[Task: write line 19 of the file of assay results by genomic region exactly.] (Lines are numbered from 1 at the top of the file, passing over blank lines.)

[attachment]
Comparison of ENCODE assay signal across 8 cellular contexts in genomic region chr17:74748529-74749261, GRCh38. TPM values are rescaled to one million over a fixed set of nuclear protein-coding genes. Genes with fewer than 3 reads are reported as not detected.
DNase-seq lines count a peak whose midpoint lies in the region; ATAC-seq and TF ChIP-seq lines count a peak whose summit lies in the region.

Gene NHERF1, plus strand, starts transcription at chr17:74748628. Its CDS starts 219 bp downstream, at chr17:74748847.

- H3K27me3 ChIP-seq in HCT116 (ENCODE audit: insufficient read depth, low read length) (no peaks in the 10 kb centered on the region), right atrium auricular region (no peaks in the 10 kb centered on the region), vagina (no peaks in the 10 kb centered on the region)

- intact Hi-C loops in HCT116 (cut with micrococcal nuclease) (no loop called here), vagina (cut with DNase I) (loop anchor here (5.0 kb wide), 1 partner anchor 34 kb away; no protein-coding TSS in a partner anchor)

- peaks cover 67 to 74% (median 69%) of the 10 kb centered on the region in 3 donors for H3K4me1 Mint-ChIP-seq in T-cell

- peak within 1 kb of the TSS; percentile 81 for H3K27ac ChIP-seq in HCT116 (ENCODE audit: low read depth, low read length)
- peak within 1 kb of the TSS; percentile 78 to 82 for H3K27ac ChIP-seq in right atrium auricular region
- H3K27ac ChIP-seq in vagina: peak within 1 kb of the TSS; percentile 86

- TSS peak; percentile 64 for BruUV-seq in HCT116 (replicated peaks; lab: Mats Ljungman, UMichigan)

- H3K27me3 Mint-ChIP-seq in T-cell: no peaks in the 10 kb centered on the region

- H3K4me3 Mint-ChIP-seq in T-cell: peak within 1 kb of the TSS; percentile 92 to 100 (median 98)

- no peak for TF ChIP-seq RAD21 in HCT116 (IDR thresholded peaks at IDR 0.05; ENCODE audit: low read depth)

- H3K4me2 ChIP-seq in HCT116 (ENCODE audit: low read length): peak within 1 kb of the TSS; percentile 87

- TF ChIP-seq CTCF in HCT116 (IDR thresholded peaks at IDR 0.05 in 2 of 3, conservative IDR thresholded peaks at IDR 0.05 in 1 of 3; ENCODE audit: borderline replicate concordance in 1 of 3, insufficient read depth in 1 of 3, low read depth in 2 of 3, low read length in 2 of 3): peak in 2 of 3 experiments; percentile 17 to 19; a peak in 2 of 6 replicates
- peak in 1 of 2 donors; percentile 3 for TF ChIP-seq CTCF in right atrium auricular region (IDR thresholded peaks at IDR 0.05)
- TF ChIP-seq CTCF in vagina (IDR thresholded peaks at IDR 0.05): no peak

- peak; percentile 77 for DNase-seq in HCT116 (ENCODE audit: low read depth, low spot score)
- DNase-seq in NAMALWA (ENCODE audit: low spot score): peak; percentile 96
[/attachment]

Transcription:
- DNase-seq in NAMALWA (ENCODE audit: low spot score): peak; percentile 96